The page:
While eating fast or highly processed food is never recommended, indulging in a fatty burger and fries when sick may hamper the immune system’s ability to do its job.
In one review, American researchers from the National Institutes of Health found foods high in refined sugar, salt and certain fats may wreak havoc on the body by increasing inflammation and decreasing the body’s defences against infections. Indeed, New Zealand researcher Philippa Ellwood of the University of Auckland recently reported the results of a major health survey showing that young people who consumed junk food were at greatly increased risk of asthma, eczema and rhinitis, while all age groups benefitted from eating fruit to protect against these disorders.
When consumed in excess, refined sugar found in confectionery, pastries, soft drinks and other sweet treats may reduce disease-fighting white blood cells and slow the immune system’s response to invading bacteria and viruses.
A hot toddy or two before bed may provide momentary relief, but could leave you feeling worse in the morning. Alcohol’s diuretic properties can cause dehydration in the body. As the body needs adequate fluids to break down mucus, dehydration may make cold symptoms such as congestion worse.
Too much alcohol has also been shown to weaken the immune system against invading viruses.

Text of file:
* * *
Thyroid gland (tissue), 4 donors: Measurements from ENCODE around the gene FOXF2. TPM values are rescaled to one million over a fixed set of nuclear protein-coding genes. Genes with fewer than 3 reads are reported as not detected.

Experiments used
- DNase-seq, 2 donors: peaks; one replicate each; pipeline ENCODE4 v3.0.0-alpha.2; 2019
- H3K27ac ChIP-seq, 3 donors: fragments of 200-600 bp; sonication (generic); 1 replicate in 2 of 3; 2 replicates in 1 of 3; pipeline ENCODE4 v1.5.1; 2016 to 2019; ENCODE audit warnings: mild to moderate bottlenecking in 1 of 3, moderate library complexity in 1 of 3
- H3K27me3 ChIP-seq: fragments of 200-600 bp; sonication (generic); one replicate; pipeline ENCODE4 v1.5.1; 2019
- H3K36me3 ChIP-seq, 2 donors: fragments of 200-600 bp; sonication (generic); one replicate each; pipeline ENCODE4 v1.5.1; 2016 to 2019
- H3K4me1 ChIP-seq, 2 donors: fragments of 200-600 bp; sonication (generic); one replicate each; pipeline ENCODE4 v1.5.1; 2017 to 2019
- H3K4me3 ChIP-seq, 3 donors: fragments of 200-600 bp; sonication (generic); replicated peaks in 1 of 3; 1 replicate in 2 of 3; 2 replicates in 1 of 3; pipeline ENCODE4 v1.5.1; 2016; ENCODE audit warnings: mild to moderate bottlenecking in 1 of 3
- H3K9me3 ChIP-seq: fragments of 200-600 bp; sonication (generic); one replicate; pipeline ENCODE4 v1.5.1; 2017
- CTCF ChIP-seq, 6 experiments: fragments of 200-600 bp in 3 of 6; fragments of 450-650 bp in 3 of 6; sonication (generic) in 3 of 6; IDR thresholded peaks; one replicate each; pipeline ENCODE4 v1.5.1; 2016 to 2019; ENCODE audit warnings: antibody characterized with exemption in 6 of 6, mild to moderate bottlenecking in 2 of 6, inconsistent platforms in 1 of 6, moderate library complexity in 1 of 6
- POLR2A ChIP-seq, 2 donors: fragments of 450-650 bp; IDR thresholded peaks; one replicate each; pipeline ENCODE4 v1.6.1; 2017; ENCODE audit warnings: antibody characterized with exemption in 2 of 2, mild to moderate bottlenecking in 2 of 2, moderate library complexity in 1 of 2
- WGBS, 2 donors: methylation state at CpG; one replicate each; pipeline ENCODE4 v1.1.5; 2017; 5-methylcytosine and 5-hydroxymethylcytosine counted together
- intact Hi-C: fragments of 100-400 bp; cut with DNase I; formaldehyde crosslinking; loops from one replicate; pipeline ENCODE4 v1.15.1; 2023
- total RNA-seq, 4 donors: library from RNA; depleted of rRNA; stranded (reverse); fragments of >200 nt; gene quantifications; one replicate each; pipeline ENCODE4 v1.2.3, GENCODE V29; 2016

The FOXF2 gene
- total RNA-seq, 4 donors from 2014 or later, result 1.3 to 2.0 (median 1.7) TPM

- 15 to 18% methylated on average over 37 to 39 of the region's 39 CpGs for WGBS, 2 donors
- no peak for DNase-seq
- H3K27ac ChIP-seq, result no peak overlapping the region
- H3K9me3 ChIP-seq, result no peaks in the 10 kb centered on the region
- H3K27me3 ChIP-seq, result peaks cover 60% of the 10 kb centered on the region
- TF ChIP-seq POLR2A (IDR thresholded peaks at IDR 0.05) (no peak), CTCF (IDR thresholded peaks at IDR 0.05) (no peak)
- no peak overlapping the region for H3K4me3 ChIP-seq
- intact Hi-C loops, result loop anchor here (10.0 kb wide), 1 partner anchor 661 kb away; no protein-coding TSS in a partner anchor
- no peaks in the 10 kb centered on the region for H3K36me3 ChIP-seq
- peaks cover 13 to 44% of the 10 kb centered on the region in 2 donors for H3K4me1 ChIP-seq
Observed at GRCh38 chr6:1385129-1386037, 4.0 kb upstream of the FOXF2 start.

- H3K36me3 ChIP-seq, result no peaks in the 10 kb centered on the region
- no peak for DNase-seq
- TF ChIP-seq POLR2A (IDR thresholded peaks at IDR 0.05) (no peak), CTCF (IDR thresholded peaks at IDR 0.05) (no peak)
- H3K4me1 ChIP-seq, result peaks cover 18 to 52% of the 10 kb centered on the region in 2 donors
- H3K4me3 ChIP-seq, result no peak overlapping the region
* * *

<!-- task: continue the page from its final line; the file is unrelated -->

Like alcohol, coffee is thought to have diuretic properties that can cause dehydration. Excess caffeine consumption is also thought to promote the release of stress hormones. High levels of stress hormones can increase inflammation, which can make cold and flu symptoms seem more severe.
Packed full of protein, calcium, vitamin D and in some cases probiotics, dairy products may seem like a healthy choice. Unfortunately, for some individuals, dairy may make cold and flu symptoms seem even worse.
While evidence doesn’t support the notion that dairy products increase mucus production, dairy products may still make the mucus already present in the throat feel thicker.
In addition to a healthy diet, plenty of fluids and rest, nutritional and herbal supplements may aid the body in combating invading viruses and help speed up recovery.
Thought to have anti-inflammatory and antiviral properties, elderberry may help ease congestion by reducing swelling in mucous membranes.
Although research is still evolving on its many benefits, when taken at the first signs of a cold, echinacea may help reduce symptoms.
When taken regularly throughout the cold and flu season, research suggests American ginseng may not only help prevent the cold and flu, but also make symptoms milder in those who do get sick.
Thought to work by reducing the body’s inflammatory response to an invading virus, probiotic supplements may help lessen the duration of cold symptoms.
Although evidence is preliminary, antioxidant-rich spirulina may provide protection against the flu by stopping the flu viruses from replicating.
When taken within a day of symptoms starting, zinc may help speed up recovery from a cold as well as lessen the severity of symptoms.